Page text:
Remember to keep your ideal customers in mind while coming up with this. They might not care about the minutia of your business structure, but they will certainly care to learn more about the services you offer. Give the people what they want!

Identify how you expect people to traverse through the website

Flow Chart of Example Site Map

Using crayons for this is totally optional.

Again, be thinking about both your marketing strategy and buyer personas. It’s not enough to just come up with a list of pages, write the content, and call it a day. You need to design your content with intention.

There is a ton that could be said about this topic and UX/UI and sales people could go on for days. But suffice it to say that you need to lead people towards something. Which leads us to the next point.

What’s the intended goal? What are your calls-to-action?

Your marketing strategy should really be guiding this one. Depending on your industry and business, common calls-to-action could be things like signing up to your newsletter, to download an e-book (and getting added to your email list in the process), or to pick up the phone and dial your number.

There’s no right answer here but you should probably have some idea of what you want your visitors to do. Now it’s time to guide them to do it.

In the first iteration of the website, this part doesn’t have to be absolutely perfect. Testing will help us fine-tune our calls-to-action and figure out how to maximize our conversion rates.

How can you get your visitors to that goal?

You’ve established the goal, now you have to figure out how to get people to it. Generally you’re going to want to slowly dismantle barriers using your content. Convince them that you can solve their problems, and they will be more open to moving on to that next step.

Create a list of the pages you need to get visitors to the call-to-action

At this point you’re combining everything you’ve produced up to this point. You’ve decided on what content you need to include, your calls-to-action, and even strategized about how to get visitors from one to the other.

Now it’s time to combine all of that content into a list of pages that will get people to the finish line. Maybe they start at the home page, go through some important information, and then end up giving you their email address. Great! Make it happen. Don’t leave any holes; make sure anyone visiting your site is guided through your site logically until they reach the goal.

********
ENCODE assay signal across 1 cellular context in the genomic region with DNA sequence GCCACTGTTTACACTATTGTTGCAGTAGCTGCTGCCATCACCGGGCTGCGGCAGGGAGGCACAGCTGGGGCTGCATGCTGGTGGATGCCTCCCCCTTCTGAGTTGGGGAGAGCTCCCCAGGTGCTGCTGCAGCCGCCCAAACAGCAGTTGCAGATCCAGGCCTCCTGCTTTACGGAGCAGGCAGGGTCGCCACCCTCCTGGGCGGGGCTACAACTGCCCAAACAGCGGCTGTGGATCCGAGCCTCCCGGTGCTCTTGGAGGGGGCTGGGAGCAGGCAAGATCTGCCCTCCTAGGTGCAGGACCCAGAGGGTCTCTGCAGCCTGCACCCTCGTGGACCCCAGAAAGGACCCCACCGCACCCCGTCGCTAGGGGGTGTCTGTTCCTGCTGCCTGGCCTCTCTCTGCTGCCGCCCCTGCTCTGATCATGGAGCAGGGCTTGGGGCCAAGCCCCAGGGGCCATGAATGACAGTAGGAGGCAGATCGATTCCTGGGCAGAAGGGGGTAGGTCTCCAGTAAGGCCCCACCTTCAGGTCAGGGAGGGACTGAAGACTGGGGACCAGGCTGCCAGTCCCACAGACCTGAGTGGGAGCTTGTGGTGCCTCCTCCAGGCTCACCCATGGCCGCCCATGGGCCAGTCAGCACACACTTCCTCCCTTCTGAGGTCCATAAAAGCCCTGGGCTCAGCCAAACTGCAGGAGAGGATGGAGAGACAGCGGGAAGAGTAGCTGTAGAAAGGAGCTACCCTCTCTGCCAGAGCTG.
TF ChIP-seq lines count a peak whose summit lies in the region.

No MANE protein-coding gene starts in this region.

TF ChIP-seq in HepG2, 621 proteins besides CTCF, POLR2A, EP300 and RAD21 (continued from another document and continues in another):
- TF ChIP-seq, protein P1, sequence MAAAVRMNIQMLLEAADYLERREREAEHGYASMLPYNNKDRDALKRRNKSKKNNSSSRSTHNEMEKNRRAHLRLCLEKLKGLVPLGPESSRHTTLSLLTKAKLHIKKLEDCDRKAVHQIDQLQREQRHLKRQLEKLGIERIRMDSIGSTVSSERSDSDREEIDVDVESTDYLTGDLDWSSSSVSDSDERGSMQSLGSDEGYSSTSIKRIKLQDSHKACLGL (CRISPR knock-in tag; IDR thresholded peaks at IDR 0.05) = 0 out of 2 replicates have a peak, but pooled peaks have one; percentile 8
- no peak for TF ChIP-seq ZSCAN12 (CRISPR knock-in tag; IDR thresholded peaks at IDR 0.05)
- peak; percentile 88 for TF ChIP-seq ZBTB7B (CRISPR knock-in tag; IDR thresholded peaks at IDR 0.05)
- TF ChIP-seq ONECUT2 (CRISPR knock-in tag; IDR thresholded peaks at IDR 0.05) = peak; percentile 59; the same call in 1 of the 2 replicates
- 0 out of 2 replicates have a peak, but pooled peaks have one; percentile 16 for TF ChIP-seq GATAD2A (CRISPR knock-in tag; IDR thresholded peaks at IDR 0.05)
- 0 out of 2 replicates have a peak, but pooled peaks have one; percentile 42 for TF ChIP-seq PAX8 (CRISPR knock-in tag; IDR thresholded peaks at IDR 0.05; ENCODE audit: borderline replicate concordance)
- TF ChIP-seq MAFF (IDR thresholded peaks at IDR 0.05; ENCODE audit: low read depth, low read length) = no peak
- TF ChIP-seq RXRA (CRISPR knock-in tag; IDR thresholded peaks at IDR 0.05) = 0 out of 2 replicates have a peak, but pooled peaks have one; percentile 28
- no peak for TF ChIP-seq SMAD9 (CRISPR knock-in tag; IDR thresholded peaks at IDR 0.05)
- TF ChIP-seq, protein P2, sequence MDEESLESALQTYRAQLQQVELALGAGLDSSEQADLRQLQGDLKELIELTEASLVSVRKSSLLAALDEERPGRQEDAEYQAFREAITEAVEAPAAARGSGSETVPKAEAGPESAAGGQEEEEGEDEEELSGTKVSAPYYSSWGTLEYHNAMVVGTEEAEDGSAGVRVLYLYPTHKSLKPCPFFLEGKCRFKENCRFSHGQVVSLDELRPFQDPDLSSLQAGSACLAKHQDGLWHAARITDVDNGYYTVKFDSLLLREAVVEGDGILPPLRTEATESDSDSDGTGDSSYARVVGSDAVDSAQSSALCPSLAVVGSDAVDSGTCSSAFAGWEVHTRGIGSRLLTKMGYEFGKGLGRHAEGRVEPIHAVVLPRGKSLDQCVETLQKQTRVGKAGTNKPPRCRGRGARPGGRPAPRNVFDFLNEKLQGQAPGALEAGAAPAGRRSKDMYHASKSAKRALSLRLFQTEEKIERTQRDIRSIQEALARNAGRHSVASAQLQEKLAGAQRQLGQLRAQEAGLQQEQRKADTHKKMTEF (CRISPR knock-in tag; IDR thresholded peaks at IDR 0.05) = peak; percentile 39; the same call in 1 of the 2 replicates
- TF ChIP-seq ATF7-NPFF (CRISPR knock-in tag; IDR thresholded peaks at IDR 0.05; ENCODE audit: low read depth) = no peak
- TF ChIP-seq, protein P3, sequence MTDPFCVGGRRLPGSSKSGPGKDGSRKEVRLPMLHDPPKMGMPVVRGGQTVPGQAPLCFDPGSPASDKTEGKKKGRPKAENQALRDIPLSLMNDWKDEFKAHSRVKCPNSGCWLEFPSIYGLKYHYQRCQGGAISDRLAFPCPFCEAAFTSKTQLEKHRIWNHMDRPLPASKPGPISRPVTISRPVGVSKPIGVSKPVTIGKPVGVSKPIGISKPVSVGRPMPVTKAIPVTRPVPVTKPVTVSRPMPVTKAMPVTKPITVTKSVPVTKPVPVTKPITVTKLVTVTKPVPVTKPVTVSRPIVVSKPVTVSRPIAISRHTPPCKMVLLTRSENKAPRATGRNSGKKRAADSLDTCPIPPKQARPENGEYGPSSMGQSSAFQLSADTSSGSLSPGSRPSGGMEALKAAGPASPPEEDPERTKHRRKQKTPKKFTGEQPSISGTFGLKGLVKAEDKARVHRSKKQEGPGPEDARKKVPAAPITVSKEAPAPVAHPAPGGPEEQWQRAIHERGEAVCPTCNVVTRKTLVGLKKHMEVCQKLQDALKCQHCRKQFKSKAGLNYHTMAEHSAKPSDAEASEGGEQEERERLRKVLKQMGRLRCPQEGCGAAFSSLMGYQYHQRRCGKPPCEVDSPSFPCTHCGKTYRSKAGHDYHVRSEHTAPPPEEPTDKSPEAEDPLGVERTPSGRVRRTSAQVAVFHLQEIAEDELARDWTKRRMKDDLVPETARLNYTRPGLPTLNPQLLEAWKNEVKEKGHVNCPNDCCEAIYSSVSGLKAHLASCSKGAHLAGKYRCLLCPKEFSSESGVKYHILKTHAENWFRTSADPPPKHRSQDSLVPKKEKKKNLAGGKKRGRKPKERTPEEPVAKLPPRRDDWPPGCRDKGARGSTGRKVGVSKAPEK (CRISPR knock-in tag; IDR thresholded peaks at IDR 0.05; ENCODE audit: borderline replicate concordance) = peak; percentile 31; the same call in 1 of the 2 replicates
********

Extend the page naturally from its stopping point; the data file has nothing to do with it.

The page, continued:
Less is more for your main site pages, but landing pages and posts can come later

Your main navigation should generally be fairly sparse. You don’t need a thousand pages to convince them to buy your product or service. You just need the right pages with the right content.

You need to give them the exact content they are looking for to show them how you can solve their problems. You don’t want to confuse them with unnecessary content. Keep it simple!

That being said, generally having more quality content is better, but not in your main pages. You’ll want to supplement your main site with blog posts and landing pages in the future. These generally will not find slots in your main navigation, however.

3. Start Putting Website Content Together

Now is the time to actually bust out the old Pilot G2 and start writing. Okay, I wouldn’t actually recommend using a pen, a keyboard would probably be better. But do what feels write. Get it? ‘Write’?

The following are all things you’ll want to keep in mind while preparing your content.

Keep in mind who you are speaking to

Audience is what you learn in writing 101, and in your case, you should already know who your audience is because you came up with your buyer personas in step 1.

Write to your audience.

If your audience was your grandmother, you’d write very differently than if your audience was the president of The United States. Keep that in mind. Talk to your audience like they are actually people and your writing will be much more effective.

Consider reading books on how to write

Nobody can conjure up great writing instantly, but by simply learning some fundamentals and focusing on what’s important, you can drastically improve your writing quickly.

Here are a couple resources I recommend checking out before you create any meaningful content:

Everybody Writes by Ann Handley
This book is an excellent resource for simply learning the fundamentals of writing. Everything from knowing your audience to grammar and punctuation are addressed.

Epic Content Marketing: How to Tell a Different Story, Break through the Clutter, and Win More Customers by Marketing
This book really dives into the marketing behind your website content. It goes a step further and recommends incorporating content marketing into your broader strategy.

Focus on your buyer persona and have empathy for them